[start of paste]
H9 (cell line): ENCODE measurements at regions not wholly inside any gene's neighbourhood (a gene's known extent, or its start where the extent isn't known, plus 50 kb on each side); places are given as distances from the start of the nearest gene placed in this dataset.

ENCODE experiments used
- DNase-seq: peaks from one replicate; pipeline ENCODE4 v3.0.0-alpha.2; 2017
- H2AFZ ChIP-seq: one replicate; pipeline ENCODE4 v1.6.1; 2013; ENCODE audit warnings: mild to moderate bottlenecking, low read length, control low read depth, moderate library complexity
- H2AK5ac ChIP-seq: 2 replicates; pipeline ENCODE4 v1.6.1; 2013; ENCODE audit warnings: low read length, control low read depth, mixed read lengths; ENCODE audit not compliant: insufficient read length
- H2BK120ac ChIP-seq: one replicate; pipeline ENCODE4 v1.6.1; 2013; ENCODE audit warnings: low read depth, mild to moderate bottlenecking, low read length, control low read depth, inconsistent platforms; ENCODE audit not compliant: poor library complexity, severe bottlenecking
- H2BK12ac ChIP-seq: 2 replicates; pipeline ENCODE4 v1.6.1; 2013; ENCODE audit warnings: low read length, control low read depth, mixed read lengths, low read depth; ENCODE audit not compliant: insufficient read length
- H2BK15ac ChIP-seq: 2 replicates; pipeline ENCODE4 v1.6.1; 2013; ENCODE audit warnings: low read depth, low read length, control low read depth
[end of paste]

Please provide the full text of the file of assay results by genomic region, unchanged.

H9 (cell line): ENCODE measurements at regions not wholly inside any gene's neighbourhood (a gene's known extent, or its start where the extent isn't known, plus 50 kb on each side); places are given as distances from the start of the nearest gene placed in this dataset.

ENCODE experiments used
- DNase-seq: peaks from one replicate; pipeline ENCODE4 v3.0.0-alpha.2; 2017
- H2AFZ ChIP-seq: one replicate; pipeline ENCODE4 v1.6.1; 2013; ENCODE audit warnings: mild to moderate bottlenecking, low read length, control low read depth, moderate library complexity
- H2AK5ac ChIP-seq: 2 replicates; pipeline ENCODE4 v1.6.1; 2013; ENCODE audit warnings: low read length, control low read depth, mixed read lengths; ENCODE audit not compliant: insufficient read length
- H2BK120ac ChIP-seq: one replicate; pipeline ENCODE4 v1.6.1; 2013; ENCODE audit warnings: low read depth, mild to moderate bottlenecking, low read length, control low read depth, inconsistent platforms; ENCODE audit not compliant: poor library complexity, severe bottlenecking
- H2BK12ac ChIP-seq: 2 replicates; pipeline ENCODE4 v1.6.1; 2013; ENCODE audit warnings: low read length, control low read depth, mixed read lengths, low read depth; ENCODE audit not compliant: insufficient read length
- H2BK15ac ChIP-seq: 2 replicates; pipeline ENCODE4 v1.6.1; 2013; ENCODE audit warnings: low read depth, low read length, control low read depth